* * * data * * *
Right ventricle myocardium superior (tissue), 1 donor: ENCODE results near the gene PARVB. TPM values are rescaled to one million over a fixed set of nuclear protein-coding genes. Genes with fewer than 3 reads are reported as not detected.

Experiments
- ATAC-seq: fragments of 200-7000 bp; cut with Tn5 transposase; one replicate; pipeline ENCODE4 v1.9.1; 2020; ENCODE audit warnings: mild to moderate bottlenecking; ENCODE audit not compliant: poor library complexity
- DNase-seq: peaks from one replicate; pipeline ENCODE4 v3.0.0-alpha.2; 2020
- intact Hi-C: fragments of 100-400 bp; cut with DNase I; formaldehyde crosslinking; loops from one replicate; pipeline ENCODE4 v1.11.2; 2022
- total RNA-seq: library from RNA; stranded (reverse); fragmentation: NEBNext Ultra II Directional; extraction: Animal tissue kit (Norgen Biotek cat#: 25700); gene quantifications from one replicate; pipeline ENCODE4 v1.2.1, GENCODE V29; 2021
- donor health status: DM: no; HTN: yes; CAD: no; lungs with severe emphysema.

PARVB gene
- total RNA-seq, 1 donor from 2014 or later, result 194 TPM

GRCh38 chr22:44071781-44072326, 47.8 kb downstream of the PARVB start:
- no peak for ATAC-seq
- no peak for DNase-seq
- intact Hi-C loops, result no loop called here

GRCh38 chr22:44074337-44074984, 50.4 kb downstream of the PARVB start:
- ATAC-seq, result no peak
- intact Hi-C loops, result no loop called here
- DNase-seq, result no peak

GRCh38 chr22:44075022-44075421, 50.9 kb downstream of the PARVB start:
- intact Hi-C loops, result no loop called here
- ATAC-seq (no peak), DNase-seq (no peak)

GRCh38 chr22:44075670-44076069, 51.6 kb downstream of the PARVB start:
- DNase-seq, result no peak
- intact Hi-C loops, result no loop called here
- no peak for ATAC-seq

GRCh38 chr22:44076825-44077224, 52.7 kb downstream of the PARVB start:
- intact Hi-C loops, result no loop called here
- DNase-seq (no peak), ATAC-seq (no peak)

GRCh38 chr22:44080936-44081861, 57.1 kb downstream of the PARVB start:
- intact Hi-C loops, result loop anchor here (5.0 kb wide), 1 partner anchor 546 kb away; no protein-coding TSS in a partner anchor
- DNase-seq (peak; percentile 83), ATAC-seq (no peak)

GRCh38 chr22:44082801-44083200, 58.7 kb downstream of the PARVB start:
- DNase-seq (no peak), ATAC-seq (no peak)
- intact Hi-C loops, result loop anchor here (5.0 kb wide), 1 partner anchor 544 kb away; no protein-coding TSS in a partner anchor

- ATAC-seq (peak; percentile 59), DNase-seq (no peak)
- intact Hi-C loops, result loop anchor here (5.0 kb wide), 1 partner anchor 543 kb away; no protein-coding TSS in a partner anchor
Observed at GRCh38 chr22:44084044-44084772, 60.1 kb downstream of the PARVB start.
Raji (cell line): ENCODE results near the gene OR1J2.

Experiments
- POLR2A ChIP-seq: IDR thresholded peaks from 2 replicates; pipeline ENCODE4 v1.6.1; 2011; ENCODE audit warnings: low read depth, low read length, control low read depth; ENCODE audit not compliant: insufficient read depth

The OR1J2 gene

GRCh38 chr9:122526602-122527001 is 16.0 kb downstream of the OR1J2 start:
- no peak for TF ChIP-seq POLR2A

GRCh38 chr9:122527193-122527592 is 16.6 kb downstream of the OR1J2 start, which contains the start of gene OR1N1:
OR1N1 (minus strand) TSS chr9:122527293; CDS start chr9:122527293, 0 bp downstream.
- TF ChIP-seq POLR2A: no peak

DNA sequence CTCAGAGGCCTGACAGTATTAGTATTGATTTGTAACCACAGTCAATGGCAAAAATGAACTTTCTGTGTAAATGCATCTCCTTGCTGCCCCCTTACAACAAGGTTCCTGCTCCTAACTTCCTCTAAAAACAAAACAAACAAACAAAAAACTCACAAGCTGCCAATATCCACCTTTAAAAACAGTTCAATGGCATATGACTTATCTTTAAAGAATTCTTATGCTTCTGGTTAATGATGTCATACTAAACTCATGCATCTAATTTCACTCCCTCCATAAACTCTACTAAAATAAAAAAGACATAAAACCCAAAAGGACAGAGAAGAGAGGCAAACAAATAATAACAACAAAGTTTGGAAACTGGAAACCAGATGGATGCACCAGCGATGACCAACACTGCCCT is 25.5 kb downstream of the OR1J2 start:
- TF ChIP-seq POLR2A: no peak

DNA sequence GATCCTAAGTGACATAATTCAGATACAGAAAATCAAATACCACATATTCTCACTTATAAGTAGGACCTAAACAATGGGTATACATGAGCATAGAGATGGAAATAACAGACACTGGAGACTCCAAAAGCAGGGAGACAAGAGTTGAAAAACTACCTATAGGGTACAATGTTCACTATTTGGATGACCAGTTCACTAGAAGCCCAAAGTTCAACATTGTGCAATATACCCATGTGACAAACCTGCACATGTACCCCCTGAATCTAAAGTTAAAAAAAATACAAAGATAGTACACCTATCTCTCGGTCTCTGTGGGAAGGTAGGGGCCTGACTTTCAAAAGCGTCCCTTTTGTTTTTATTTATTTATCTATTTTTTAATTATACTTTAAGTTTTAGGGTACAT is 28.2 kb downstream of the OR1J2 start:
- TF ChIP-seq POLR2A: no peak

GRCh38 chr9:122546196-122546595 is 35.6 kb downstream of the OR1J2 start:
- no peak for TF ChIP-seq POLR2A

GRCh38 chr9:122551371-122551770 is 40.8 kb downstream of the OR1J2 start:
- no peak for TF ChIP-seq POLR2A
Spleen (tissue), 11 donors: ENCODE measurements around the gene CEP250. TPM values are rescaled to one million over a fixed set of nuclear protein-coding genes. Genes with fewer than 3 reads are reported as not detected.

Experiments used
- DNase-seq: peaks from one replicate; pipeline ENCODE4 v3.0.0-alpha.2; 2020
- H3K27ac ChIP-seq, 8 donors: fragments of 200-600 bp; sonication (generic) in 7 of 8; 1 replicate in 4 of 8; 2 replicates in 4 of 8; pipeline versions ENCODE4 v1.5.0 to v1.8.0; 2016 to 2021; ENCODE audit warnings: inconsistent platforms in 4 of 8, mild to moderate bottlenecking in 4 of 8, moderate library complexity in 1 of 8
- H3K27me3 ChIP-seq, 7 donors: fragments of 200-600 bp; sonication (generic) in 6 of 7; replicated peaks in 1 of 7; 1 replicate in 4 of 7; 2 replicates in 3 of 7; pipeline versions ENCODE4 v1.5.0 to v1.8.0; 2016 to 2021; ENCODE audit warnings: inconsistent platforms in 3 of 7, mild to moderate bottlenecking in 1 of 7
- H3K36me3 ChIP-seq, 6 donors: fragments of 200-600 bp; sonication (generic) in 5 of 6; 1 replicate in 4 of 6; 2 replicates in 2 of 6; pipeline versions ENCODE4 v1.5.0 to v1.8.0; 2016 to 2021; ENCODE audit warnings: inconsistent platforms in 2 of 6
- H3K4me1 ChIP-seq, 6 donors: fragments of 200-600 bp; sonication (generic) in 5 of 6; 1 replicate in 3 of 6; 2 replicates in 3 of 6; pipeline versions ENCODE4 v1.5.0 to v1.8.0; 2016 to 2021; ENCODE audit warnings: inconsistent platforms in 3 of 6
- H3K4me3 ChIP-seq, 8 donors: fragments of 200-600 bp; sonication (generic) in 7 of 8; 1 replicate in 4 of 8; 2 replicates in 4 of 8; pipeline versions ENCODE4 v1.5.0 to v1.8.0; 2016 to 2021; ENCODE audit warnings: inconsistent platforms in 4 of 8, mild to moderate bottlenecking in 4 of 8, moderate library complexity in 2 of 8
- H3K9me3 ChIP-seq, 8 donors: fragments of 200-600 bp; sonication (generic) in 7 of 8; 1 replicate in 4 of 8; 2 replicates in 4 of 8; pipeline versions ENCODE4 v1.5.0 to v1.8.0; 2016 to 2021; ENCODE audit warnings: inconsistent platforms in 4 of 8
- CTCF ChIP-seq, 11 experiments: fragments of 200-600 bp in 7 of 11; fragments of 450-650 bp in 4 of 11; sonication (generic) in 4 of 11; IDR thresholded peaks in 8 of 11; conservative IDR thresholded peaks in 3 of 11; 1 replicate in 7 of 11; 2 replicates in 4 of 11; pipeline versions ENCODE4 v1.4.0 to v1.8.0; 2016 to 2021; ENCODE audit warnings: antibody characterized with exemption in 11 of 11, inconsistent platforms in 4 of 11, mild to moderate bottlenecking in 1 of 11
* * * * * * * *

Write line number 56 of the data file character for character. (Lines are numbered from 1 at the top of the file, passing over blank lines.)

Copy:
- DNase-seq: peaks from one replicate; pipeline ENCODE4 v3.0.0-alpha.2; 2020